To develop his moral concern, Amis divides his characters into two archetypal groups reminiscent of the fantasy tale: the generally praiseworthy figures, the ones who gain the greatest share of the reader’s sympathy; and the “evil” characters, those who obstruct the good characters. Jim Dixon (the put-upon young man), Gore-Urquhart (his benefactor or savior), and Christine Callaghan (the decent girl to whom Dixon turns) are among the former, distinguished by genuineness, sincerity, and a lack of pretense. Among the latter are Professor Welch (Dixon’s principal tormentor), Welch’s son, Bertrand (the defeated boaster), and the neurotic Margaret Peele (the thwarted “witch”), all of whom disguise their motives and present a false appearance.
One example should be enough to demonstrate Amis’s technique—the introduction to the seedy, absentminded historian, Professor Welch. In the opening chapter, Amis establishes an ironic discrepancy between what Welch seems to be (a scholar discussing history) and what he is in reality (a “vaudeville character” lecturing on the differences between flute and recorder). Although he tries to appear a cultured, sensitive intellectual, all of the images point to a charlatan leading a boring, selfish life. His desk is “misleadingly littered.” Once he is found standing, “surprisingly enough,” in front of the college library’s new-books shelf. Succeeding physical description undercuts his role-playing: He resembles “an old boxer,” “an African savage,” “a broken robot.” What is more, his speech and gestures are mechanized by cliché and affectation. Professing to worship “integrated village-type community life” and to oppose anything mechanical, he is himself a virtual automaton, and he becomes more so as the novel progresses. Although Amis does not term Welch a ridiculous phony, the inference is inescapable.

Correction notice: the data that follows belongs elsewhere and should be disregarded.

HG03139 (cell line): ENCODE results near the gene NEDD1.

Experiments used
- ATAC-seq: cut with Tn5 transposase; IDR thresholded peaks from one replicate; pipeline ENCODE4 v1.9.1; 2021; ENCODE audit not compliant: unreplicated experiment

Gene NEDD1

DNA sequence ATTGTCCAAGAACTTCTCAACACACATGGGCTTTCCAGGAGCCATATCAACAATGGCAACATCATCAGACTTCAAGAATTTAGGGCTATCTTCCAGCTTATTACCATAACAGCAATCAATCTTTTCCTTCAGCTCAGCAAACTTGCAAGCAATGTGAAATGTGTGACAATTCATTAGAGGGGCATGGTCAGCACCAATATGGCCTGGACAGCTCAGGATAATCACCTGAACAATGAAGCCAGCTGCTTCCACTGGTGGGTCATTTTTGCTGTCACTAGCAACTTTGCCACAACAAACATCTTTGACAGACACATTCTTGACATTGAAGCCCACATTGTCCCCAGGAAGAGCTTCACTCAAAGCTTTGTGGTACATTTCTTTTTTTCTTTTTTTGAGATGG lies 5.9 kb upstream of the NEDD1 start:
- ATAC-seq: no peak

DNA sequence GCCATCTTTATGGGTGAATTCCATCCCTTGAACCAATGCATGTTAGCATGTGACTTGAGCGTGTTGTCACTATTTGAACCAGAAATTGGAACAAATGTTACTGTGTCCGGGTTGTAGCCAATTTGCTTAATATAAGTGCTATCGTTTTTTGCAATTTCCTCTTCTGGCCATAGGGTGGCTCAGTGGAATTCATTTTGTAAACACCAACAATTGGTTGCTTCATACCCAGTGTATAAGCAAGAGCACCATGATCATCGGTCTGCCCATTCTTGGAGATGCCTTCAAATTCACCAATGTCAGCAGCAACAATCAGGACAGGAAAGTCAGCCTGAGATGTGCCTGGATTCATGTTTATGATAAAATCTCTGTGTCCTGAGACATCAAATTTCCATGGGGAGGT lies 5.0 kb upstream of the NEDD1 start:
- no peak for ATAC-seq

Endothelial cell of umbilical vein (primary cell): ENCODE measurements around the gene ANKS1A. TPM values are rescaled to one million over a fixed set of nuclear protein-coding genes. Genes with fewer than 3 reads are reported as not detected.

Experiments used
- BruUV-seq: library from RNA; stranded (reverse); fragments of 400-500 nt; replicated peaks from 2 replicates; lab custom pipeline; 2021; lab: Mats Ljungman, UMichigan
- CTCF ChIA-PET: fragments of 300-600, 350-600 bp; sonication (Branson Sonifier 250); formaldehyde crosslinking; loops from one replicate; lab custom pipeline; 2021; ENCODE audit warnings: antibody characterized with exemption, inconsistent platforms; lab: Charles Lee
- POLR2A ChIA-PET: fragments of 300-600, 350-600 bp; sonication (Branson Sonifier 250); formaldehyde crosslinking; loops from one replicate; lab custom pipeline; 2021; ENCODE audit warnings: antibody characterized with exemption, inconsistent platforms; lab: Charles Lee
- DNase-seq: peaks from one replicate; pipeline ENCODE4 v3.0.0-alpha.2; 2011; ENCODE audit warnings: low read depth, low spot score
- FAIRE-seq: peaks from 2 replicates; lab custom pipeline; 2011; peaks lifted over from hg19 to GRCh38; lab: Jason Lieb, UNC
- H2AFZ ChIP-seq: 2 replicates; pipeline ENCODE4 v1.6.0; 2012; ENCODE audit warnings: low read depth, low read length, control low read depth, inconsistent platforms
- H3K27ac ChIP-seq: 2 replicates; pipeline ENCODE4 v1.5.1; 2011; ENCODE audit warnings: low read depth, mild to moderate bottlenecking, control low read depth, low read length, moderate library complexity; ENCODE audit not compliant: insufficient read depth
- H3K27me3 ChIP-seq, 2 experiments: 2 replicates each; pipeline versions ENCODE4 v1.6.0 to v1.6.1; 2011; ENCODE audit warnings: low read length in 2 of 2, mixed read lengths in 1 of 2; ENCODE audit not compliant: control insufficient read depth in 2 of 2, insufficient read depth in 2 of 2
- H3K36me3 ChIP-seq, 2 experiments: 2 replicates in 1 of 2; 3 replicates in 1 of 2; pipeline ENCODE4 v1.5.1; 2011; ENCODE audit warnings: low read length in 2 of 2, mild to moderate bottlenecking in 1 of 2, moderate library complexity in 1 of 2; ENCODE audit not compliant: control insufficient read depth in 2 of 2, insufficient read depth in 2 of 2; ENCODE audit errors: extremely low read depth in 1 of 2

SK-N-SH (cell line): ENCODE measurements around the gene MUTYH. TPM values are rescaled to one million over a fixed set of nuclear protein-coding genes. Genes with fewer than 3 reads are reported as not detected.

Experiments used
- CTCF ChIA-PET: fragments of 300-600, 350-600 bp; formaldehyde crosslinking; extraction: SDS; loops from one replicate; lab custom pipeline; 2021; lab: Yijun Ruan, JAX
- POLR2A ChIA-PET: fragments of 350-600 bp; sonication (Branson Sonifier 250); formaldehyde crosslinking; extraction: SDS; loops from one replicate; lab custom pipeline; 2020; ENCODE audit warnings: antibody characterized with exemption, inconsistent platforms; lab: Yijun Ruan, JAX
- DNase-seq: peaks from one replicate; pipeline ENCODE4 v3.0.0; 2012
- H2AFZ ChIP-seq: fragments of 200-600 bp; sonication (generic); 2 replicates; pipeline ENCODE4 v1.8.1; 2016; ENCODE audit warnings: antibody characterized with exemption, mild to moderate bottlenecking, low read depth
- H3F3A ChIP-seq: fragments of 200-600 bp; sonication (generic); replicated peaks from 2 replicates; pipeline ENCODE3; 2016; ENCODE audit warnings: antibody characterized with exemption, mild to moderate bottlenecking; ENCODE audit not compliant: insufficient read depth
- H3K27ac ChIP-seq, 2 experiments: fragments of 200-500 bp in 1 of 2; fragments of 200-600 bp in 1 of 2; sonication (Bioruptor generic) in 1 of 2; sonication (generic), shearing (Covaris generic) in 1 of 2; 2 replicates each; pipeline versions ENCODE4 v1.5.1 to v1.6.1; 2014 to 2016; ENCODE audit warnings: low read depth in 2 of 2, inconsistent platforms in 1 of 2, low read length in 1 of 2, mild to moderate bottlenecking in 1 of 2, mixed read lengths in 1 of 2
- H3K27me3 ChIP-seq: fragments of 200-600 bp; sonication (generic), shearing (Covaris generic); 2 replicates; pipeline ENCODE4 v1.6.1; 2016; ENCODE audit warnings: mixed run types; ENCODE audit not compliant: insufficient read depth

Central to the novel’s theme is Dixon’s secret life of protest. Although he hates the Welch family, for economic reasons he dares not rebel openly. Therefore, he resorts to a comic fantasy world to express rage or loathing toward certain imbecilities of the Welch set. His rude faces and clever pranks serve a therapeutic function—a means by which Dixon can safely release his exasperation. At other times, however, Dixon becomes more aggressive: He fantasizes stuffing Welch down the lavatory or beating him about the head and shoulders with a bottle until he reveals why he gave a French name to his son.
In Amis’s later novels, when the heroes’ moral problems become more intense, even life-threatening, such aggressive acts become more frequent and less controlled. In this early novel, however, what the reader remembers best are the comic moments. Dixon is less an angry young man than a funny, bumbling, confused individual for whom a joke makes life bearable. There are, of course, other ways in which one might react to an unjust world. One can flail at it, as does Jimmy Porter in John Osborne’s drama Look Back in Anger (pr. 1956). One can try to escape from it, as will Patrick Standish in Take a Girl Like You, or one can try to adapt to it. Like Charles Lumley’s rebellion against middle-class values in John Wain’s Hurry on Down (1953; also known as Born in Captivity), Dixon’s rebellion against the affectations of academia ends with an adjustment to the society and with a partial acceptance of its values. By remaining in the system, he can at least try to effect change.
Take a Girl Like You
Ostensibly another example of the familiar story of initiation, Amis’s fourth novel, Take a Girl Like You, contains subtleties and ironies that set it apart from Lucky Jim. The characterization, the balance between the comic and the serious, and the emphasis on sexual behavior and the pursuit of pleasure blend to make this novel a significant step forward in Amis’s development as a novelist.